Islamabad, Nov 20 (AP/UNB) — Pakistan's prime minister fired back Monday after President Donald Trump accused the country of harboring Osama bin Laden despite getting billions of dollars in American aid.
Imran Khan tweeted that Pakistan had suffered 75,000 casualties and lost $123 billion in the "US War on Terror," despite the fact that no Pakistanis were involved in the Sept. 11 attacks. He said the U.S. has only provided a "miniscule" $20 billion in aid.
U.S. commandos killed bin Laden in a May 2011 raid in Abbottabad, Pakistan, where he had been living in seclusion in a house near a well-known military academy. Pakistan denies it knew bin Laden's whereabouts prior to the raid, which was carried out without its knowledge. It later arrested Dr. Shakil Afridi, who had run a fake vaccination campaign in Abbottabad to help the CIA confirm bin Laden's whereabouts.
In an interview with "Fox News Sunday," Trump said "everybody in Pakistan" knew bin Laden was there and no one said anything despite the U.S. providing $1.3 billion a year in aid. Trump said he had cut off the aid "because they don't do anything for us, they don't do a damn thing for us."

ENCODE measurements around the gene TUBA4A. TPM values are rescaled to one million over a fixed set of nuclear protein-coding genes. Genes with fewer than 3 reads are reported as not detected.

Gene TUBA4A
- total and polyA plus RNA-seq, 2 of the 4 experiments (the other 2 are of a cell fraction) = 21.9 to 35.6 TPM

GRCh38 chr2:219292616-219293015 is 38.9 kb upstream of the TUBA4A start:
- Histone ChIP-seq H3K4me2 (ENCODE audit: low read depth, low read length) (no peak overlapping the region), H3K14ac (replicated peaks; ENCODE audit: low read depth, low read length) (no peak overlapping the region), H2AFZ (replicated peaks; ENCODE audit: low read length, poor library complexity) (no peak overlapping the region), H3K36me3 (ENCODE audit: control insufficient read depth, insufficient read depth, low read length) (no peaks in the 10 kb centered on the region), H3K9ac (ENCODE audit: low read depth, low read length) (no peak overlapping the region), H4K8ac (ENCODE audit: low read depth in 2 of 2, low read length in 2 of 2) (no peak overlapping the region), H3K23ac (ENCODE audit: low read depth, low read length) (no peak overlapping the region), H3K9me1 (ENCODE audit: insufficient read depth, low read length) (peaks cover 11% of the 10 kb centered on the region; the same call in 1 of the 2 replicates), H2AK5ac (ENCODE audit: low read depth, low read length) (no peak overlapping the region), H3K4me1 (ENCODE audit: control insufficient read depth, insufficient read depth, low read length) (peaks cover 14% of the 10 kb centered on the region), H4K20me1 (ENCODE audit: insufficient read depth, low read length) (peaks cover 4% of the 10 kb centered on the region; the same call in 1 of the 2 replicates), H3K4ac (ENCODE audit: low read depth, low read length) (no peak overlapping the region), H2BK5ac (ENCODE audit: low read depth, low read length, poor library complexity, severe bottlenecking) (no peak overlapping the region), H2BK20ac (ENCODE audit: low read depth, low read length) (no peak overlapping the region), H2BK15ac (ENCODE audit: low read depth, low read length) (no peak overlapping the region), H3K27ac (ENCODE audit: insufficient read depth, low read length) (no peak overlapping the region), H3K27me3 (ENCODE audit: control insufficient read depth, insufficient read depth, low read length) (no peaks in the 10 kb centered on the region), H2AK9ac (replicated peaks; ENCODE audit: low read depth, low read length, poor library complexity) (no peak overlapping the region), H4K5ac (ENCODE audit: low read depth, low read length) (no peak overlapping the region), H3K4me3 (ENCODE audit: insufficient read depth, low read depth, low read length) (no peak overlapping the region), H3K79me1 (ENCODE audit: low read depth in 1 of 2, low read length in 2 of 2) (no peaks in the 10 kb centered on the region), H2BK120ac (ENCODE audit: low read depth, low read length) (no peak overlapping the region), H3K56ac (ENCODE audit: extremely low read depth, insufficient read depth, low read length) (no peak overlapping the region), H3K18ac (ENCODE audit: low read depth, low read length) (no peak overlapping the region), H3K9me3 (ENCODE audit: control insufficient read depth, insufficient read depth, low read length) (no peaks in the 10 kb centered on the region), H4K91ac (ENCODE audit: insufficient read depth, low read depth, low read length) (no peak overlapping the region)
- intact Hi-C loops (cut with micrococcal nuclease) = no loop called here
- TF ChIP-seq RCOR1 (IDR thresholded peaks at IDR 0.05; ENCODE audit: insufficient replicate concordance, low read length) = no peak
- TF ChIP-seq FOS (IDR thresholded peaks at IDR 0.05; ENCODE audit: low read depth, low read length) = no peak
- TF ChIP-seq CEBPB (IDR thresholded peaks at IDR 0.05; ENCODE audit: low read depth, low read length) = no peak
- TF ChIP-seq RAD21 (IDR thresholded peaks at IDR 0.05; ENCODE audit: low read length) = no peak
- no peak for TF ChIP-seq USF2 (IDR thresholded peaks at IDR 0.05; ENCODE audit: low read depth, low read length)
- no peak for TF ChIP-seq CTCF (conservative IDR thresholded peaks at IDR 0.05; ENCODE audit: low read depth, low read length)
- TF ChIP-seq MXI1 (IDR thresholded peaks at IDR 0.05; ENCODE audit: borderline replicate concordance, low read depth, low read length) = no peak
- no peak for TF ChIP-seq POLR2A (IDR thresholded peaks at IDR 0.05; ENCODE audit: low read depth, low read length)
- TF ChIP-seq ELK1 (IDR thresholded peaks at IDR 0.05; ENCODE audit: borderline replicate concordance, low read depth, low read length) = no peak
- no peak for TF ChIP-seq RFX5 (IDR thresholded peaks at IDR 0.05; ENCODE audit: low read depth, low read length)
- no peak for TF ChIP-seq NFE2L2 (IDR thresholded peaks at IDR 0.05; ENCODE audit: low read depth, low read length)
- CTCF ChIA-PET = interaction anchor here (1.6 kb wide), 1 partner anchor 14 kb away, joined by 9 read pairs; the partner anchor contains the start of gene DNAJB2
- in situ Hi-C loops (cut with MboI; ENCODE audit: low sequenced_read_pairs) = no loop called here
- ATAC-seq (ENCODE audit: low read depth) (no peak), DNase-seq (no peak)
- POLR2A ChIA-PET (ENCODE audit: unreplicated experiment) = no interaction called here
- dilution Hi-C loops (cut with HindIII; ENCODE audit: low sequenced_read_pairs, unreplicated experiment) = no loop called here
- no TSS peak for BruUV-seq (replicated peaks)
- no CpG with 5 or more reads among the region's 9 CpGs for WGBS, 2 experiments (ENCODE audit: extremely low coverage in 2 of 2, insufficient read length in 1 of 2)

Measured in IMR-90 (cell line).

He doubled down in a tweet on Monday, writing: "We paid Pakistan Billions of Dollars & they never told us (bin Laden) was living there. Fools!"
The U.S. and Afghanistan have long accused Pakistan of turning a blind eye to Islamic extremists and of harboring leaders of the Afghan Taliban. Pakistan denies those allegations, pointing to the heavy toll of its war against the Pakistani Taliban, a separate militant group that carries out attacks inside Pakistan.
Khan said Pakistan's tribal areas along the border have been devastated by years of war, with millions uprooted from their homes.
He also pointed to the logistical support Pakistan has provided for the U.S. war in Afghanistan. The main overland supply route for American forces fighting in Afghanistan runs through Pakistan.
Khan said the U.S. has made Pakistan a "scapegoat" for its failures in Afghanistan, where the Taliban are stronger than at any point since the 2001 U.S.-led invasion.